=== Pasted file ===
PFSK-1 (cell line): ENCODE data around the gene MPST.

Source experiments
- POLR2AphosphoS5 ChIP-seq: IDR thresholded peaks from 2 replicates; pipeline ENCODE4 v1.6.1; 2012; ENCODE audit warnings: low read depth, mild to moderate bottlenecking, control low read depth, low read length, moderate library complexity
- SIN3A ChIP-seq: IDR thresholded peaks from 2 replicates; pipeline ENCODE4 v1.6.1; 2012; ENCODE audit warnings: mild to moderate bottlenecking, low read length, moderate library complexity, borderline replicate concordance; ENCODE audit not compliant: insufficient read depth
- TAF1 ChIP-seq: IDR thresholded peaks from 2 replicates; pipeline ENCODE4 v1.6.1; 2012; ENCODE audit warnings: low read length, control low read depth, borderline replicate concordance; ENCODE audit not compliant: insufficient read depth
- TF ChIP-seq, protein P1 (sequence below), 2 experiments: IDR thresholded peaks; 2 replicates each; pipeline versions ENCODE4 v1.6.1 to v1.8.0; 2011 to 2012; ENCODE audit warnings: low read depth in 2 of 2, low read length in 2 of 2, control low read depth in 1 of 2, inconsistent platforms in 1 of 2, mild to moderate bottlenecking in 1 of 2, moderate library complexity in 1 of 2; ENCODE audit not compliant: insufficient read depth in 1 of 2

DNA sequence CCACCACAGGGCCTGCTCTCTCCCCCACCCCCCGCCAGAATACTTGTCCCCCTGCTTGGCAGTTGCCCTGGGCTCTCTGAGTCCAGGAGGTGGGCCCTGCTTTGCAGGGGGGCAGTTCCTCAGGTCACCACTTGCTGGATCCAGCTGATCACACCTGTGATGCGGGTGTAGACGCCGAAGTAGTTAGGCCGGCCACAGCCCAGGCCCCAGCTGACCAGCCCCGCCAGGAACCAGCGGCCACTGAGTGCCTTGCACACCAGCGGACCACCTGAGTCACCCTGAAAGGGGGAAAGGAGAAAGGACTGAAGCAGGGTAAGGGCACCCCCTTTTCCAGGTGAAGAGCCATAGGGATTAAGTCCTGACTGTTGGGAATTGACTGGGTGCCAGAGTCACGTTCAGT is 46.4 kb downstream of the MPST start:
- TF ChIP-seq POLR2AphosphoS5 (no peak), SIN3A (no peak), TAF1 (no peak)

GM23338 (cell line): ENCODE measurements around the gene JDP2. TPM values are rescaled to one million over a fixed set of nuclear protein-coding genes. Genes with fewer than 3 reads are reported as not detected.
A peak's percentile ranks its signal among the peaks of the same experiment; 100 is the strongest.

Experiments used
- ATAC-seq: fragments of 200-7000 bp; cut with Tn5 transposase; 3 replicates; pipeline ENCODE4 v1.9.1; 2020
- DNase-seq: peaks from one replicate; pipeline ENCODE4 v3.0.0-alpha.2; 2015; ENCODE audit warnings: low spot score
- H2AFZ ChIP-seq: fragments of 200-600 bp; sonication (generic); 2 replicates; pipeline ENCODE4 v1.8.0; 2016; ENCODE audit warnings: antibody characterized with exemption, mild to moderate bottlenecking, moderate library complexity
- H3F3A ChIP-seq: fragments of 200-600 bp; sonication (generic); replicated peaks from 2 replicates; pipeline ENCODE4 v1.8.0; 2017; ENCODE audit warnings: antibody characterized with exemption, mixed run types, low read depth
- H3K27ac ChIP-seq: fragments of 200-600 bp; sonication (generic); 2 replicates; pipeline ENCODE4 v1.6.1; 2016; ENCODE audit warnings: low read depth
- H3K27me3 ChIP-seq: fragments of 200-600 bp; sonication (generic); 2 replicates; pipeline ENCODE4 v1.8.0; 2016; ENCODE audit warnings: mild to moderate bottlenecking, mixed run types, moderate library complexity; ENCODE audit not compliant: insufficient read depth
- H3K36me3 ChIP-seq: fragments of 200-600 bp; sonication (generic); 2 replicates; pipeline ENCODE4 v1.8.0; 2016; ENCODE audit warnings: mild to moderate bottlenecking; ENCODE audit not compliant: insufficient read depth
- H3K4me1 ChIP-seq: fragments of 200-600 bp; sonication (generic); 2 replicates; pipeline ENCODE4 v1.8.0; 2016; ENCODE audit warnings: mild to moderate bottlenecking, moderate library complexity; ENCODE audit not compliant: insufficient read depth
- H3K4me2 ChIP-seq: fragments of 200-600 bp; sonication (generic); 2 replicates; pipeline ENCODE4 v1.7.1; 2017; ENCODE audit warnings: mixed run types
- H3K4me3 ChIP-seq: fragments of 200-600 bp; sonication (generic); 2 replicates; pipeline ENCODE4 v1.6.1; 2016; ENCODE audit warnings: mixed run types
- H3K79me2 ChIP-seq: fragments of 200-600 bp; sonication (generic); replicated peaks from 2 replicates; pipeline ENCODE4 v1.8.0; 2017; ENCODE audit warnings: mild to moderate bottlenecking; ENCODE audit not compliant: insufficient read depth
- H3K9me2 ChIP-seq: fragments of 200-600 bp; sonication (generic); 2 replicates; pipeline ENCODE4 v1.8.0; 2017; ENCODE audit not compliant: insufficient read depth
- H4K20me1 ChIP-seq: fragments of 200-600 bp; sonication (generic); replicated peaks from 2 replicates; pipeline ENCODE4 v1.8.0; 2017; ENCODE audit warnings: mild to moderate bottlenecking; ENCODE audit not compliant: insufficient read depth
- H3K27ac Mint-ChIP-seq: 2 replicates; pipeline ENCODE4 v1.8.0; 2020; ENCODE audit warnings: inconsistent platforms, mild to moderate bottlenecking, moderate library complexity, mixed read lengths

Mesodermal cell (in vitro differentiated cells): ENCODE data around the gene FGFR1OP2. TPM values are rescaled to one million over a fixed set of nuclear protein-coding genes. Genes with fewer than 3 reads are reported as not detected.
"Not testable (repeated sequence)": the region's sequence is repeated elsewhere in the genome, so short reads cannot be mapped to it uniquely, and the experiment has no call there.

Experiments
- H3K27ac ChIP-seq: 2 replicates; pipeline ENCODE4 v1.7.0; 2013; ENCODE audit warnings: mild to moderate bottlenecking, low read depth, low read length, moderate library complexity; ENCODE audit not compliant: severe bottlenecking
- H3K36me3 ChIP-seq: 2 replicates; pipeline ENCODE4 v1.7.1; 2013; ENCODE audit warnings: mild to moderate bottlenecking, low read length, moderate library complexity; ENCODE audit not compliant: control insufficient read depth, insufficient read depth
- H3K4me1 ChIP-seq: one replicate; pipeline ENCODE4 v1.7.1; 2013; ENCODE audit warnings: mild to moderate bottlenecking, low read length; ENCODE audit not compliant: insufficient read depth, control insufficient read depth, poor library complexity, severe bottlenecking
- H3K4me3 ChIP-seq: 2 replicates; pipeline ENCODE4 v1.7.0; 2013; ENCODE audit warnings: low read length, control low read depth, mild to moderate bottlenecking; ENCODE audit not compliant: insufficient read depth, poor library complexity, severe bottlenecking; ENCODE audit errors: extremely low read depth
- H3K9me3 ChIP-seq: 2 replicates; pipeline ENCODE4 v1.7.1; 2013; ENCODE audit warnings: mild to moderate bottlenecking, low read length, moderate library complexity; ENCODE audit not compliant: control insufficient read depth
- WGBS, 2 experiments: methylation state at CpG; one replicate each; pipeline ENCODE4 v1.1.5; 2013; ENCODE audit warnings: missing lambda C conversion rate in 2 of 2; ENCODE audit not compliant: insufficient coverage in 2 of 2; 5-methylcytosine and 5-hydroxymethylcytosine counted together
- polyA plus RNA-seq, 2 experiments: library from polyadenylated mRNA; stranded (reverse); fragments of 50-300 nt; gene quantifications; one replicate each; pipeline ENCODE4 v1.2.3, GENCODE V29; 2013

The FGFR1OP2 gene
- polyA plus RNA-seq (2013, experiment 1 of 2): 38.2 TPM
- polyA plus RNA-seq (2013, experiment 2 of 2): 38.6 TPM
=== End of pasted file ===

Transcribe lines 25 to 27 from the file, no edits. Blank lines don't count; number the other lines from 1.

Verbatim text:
- H3K27ac Mint-ChIP-seq: 2 replicates; pipeline ENCODE4 v1.8.0; 2020; ENCODE audit warnings: inconsistent platforms, mild to moderate bottlenecking, moderate library complexity, mixed read lengths

Mesodermal cell (in vitro differentiated cells): ENCODE data around the gene FGFR1OP2. TPM values are rescaled to one million over a fixed set of nuclear protein-coding genes. Genes with fewer than 3 reads are reported as not detected.
"Not testable (repeated sequence)": the region's sequence is repeated elsewhere in the genome, so short reads cannot be mapped to it uniquely, and the experiment has no call there.